Prime Minister Tony Abbott has urged Australians to continue travelling to Thailand, despite the deadly bombing which hit Bangkok on Monday.
The feeling is echoed by tourism industry bodies throughout the world, which have condemned the evil act that killed and hurt so many innocent people.
Abbott addressed Australia’s Parliament to express condolences to the relatives of those killed, and to those and injured, in the Erawan Shrine bombing in Bangkok on Monday night.
Australians should continue to travel to Thailand, as the object of such acts is to “scare us from being ourselves”, he said.
“Attacks such as this only strengthen the resolve of the Government and the people of Australia … and the Parliament of Australia, to do whatever we can to counter extremism and combat terrorism,” Abbott said.
The Prime Minister confirmed that no Australian citizens had been reported dead or missing, adding that Australia had offered police assistance to Thailand.
Britain has confirmed that one of its citizens, Vivian Chan, 19, was among those killed in the blast.
Abbott spoke after Qantas issued a statement saying its passengers visiting Thailand could book earlier flights home if they wanted to leave Bangkok.
Travellers who want to cancel future flights into the city can opt to change their destination, or get a credit on their unused tickets. The special provisions are available for tickets issued on or before 17 August 2015, for travel to and from Bangkok between 18 and 25 August 2015.
Monday’s massacre, slaughtering locals and tourists alike at one of the city’s most revered shrines, is an unprecedented atrocity. Thailand had previously been spared major terrorist outrages of the sort that have scarred other countries.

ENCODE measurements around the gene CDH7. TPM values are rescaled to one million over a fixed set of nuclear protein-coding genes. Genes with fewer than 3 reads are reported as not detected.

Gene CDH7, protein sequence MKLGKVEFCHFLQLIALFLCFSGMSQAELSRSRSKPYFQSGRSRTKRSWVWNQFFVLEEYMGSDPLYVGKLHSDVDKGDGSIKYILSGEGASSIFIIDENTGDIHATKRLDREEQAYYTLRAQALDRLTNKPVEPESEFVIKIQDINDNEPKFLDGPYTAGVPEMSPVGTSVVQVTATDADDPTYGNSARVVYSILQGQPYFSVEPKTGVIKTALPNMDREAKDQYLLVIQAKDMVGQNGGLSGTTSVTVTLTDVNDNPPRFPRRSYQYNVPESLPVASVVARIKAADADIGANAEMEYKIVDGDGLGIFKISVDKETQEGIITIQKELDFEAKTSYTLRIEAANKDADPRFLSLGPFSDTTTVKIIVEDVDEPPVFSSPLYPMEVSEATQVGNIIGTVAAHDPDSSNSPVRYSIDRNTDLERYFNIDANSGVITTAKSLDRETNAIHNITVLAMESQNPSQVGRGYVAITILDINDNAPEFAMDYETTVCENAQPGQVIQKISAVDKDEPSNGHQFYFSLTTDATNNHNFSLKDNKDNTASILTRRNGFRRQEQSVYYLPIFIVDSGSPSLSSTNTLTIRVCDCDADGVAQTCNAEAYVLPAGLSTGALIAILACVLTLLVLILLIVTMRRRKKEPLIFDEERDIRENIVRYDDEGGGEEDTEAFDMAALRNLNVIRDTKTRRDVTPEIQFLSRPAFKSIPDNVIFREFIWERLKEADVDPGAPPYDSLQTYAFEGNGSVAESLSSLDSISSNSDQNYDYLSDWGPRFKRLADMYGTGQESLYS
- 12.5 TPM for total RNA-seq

Thai monks led prayers yesterday for the reopening of the Erawan Shrine, as police hunted a man shown on security footage calmly planting a backpack there. The backpack is believed to have contained the bomb.
No one has yet claimed responsibility. Suspects include Islamic separatists in the south of Thailand, “red shirt” protesters involved in demonstrations in Bangkok and Uighur Muslims.
Police sources say Uighur militants, aggrieved after Thailand deported 109 Uighurs back to China in July, may be responsible for the blast, the Sydney Morning Herald reports. Uighur Muslims have been involved in violent attacks in China and Uighur militants object to the actions of both Thailand and China, so the attack could have been seen as a way of getting at both. But that is just one theory.
The Bangkok bombing deliberately targeted foreign tourists in a bid to hurt the Thai economy, of which tourism is a major part. It took place in the central Ratchaprasong luxury retail district, home to lavish shopping malls, popular with Chinese tourists, who also visit the Erawan Shrine.
Sadly, the attack came just as Thailand’s tourism industry was doing really well. The visitor arrivals count recently surged by one million in only nine days, with the arrival of the country’s 19 millionth visitor just a few days ago. (See photo.)
The United Nations World Tourism Organisation (UNWTO) said it was “deeply saddened and shocked” at the terrorist atrocity.
“On the behalf of the global tourism community, UNWTO offers its heartfelt condolences to the families and friends of the victims and reiterates its full support to the people and the Government of Thailand.
“These are direct attacks on the livelihood of the Thai people and their economy which is strongly linked with tourism. We stand by the Government and the people of Thailand in supporting its tourism sector as a vital pillar of the wellbeing of Thai people”, said UNWTO Secretary-General, Taleb Rifai.
“Terrorism is a global threat impacting our societies, taking the lives of innocent people around the world and aiming to destroy our economies and our way of life. Thailand has a long tradition of being a hospitable and welcoming country and we fully believe it will continue to be so”, he added.
Tourism chiefs in Thailand have expressed cautious optimism that any downturn may be brief if no more violence occurs.
“We think if there are no further incidents the impact on tourism will be short-term,” Ittirit Kinglek, president of the Tourism Council of Thailand, told Reuters.
Written by Peter Needham